This happened quite organically because, though he was verbose about his time as a teenager in occupied Holland, Dad was equally silent about his early twenties in the tropics. So what happened to have muted his normal generosity of detail? Of this time, my uncle only said of his experience, “We never should have been there.” As it turns out, silence too demands attention. But silence is hard to bring to life, and if I’d become too tangled in what actually happened with my dad, I wouldn’t have been able to fully explore what the silence meant.
A Javanese word for such relativism is Mengeti, “this writing of history.” I like that idea: historical fiction as a revelation of truths particular to these specific characters and the sensibilities of this individual writer. A writer penning a more biographical novel about a long-dead or famous historical figure might argue the imperative of staying true to facts, but one could ask which facts, which “writing of history”? Our sense of history is malleable, dependent on the circumstance, motivation, insight, or delusion of those who lived or recorded it.
The Indonesian war of independence was complicated by the many sides involved, but it’s not my place to tell the story of the Javanese. This novel is about the Dutch, and I created various Indonesian characters only as a means to portray the vagaries of revolution and colonial politics, to show their particular stakes. These characters live the effects of the colonial war without, I hope, appropriating their individual and collective story.
It was hard. The whole thing was hard. The more research I did about the silencing of this war in Dutch history, the more I had to distance it from my dad in order to challenge Sam’s notions of loyalty and human decency. Dad had a desk job in Jakarta for the three years he served, but Sam needed to live the full nature of this war, and in the novel, he does some dark things in dark places with dark results. Even though his fictional experiences are not my dad’s, I still cried writing some of these scenes, and cried equally at those more redemptive moments, perhaps out of relief that the man I conjured from my dad’s early stories could see his way home. It had to be done; serve the story.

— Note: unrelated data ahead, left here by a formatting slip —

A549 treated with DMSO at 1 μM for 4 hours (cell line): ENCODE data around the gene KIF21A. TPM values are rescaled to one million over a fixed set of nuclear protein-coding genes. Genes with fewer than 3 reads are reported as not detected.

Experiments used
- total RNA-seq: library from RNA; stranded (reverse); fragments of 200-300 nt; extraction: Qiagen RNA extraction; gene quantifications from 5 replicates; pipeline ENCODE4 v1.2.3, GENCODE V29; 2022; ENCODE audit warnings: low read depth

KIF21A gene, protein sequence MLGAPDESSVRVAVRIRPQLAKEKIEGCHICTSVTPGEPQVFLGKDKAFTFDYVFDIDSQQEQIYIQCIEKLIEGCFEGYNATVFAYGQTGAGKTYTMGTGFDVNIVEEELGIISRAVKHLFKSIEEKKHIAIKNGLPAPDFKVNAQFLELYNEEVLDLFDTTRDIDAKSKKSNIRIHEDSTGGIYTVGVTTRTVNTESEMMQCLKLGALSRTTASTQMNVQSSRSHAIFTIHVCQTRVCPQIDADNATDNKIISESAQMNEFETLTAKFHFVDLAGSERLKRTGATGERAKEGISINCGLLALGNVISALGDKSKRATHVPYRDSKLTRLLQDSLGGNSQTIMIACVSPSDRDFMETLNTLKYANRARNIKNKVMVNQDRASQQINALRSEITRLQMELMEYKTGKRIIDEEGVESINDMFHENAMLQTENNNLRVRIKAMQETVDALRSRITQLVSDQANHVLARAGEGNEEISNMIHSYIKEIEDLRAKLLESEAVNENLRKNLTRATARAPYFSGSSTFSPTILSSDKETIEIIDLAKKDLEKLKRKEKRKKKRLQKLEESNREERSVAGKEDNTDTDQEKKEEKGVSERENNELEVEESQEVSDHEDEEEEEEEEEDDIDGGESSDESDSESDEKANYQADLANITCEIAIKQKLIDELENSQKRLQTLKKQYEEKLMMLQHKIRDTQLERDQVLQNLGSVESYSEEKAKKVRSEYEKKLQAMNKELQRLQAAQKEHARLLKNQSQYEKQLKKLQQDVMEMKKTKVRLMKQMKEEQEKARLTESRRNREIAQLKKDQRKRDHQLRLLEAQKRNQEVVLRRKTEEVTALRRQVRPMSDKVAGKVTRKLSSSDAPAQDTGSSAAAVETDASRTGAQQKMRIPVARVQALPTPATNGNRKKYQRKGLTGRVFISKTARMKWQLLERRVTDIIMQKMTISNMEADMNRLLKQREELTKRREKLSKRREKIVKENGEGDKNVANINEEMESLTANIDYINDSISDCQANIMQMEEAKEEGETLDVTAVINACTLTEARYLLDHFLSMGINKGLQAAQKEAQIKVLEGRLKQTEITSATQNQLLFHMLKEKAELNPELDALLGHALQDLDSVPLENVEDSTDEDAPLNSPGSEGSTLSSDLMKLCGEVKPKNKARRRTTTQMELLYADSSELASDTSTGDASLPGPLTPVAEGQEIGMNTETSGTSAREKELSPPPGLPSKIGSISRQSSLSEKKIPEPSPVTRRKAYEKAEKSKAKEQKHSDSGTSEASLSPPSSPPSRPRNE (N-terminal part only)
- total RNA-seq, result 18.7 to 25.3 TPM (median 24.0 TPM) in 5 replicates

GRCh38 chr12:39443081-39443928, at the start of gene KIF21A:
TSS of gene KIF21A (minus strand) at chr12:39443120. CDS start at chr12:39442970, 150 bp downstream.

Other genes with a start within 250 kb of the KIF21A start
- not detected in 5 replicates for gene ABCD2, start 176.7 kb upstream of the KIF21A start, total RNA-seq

It’s both gratifying and humbling to know my Dad believes that in writing the novel I’ve come to know more about the war than he did. I get it: he was living in its midst, and none of us truly knows the impact or relevance of such things until we can view them from a distance and with a calculating eye. These are the gifts of historical fiction, giving power over the larger history back to people like my dad who lived it and often had no agency to choose.
As with any significant world event, Putin’s unthinkable war on Ukraine will one day demand a reckoning. Historians will detail casualties, economic costs and weaponry, wonder at the Ukrainian resolve and make judgements about the world’s collective response. The grand sweep will be written as needed to justify, as desired to explain, as a search for redemption. But as writers of fiction, we have the privilege and capacity to first recognize and then reckon with specific historical truths. Imprinting imagination on the real, and the individual experience on the collective, has the capacity to humanize history and connect the present day reader to our collective past.
What Is Written on the Tongue by Anne Lazurko is available via ECW Press.